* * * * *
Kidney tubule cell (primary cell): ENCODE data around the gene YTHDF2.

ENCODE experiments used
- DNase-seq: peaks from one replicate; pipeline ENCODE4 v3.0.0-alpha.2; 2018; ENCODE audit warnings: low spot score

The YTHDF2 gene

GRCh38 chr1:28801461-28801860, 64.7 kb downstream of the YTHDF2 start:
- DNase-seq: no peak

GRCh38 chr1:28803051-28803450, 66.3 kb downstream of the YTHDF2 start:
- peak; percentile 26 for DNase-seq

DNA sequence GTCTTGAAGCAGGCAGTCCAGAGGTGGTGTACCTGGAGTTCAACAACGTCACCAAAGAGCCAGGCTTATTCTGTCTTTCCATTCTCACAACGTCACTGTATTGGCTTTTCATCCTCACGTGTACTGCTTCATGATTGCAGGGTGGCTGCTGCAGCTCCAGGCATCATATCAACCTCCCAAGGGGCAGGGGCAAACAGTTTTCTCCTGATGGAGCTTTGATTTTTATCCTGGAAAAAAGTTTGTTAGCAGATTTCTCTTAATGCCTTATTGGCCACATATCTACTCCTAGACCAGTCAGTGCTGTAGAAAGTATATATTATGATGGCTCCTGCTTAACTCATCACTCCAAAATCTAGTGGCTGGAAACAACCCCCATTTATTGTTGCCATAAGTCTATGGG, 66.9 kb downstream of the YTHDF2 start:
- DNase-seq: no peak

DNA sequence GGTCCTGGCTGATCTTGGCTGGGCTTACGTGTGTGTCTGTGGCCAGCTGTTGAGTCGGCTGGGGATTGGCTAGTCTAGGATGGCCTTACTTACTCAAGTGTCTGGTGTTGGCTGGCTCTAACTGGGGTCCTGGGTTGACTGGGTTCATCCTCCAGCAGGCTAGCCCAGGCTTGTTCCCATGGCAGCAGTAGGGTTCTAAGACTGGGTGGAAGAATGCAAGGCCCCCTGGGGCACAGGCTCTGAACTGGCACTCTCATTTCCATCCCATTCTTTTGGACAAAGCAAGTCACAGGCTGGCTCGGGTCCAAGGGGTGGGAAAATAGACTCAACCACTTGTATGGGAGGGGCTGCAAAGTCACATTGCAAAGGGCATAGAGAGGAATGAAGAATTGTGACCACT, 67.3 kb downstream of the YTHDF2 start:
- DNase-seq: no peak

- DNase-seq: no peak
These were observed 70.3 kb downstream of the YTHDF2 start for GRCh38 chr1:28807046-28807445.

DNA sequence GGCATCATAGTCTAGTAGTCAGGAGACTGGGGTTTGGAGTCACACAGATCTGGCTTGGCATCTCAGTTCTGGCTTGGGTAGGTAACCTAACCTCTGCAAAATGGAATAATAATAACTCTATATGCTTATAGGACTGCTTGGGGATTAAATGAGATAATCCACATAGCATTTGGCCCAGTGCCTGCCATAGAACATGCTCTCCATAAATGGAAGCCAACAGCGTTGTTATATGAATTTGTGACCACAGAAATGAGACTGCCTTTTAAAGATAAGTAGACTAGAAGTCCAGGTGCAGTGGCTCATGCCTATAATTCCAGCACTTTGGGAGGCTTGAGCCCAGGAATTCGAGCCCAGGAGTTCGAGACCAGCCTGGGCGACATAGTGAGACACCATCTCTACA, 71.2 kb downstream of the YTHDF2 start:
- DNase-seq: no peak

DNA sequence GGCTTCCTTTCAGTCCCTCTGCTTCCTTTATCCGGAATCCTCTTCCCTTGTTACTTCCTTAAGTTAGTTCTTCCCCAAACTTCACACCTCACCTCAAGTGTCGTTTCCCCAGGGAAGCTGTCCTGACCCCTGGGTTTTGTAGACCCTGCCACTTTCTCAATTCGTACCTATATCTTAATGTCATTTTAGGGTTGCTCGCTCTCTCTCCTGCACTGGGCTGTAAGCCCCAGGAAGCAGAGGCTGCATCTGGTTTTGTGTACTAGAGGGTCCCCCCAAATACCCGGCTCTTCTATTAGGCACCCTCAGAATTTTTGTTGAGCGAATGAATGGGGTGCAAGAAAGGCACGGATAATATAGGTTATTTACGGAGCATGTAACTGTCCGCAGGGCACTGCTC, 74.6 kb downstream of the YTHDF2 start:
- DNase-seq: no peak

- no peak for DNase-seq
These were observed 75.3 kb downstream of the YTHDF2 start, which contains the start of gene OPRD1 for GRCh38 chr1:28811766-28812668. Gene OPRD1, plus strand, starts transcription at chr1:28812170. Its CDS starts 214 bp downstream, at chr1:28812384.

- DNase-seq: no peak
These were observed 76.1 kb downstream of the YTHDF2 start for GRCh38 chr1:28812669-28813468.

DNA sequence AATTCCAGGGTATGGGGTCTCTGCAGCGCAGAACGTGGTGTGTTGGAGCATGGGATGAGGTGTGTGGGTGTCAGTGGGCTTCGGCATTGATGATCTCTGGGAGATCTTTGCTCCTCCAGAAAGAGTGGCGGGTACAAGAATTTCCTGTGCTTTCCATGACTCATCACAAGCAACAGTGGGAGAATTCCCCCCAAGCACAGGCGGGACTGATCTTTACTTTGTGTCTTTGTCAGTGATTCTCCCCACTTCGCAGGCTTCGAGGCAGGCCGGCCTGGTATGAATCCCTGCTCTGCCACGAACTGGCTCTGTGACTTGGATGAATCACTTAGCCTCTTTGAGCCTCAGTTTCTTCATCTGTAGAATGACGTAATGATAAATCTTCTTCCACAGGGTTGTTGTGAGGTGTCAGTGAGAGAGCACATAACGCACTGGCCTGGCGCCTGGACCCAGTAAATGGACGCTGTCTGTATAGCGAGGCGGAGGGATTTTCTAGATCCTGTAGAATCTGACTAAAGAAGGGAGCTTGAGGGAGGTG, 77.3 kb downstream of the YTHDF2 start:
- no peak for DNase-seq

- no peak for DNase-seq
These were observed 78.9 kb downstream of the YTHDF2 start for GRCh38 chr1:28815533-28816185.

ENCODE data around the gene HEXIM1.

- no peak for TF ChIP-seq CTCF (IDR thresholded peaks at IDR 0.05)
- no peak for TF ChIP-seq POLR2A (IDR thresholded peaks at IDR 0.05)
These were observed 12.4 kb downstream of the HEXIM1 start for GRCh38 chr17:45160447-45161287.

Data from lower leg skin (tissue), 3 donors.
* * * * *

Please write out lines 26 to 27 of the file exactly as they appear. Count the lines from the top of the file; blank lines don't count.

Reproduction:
These were observed 78.9 kb downstream of the YTHDF2 start for GRCh38 chr1:28815533-28816185.

ENCODE data around the gene HEXIM1.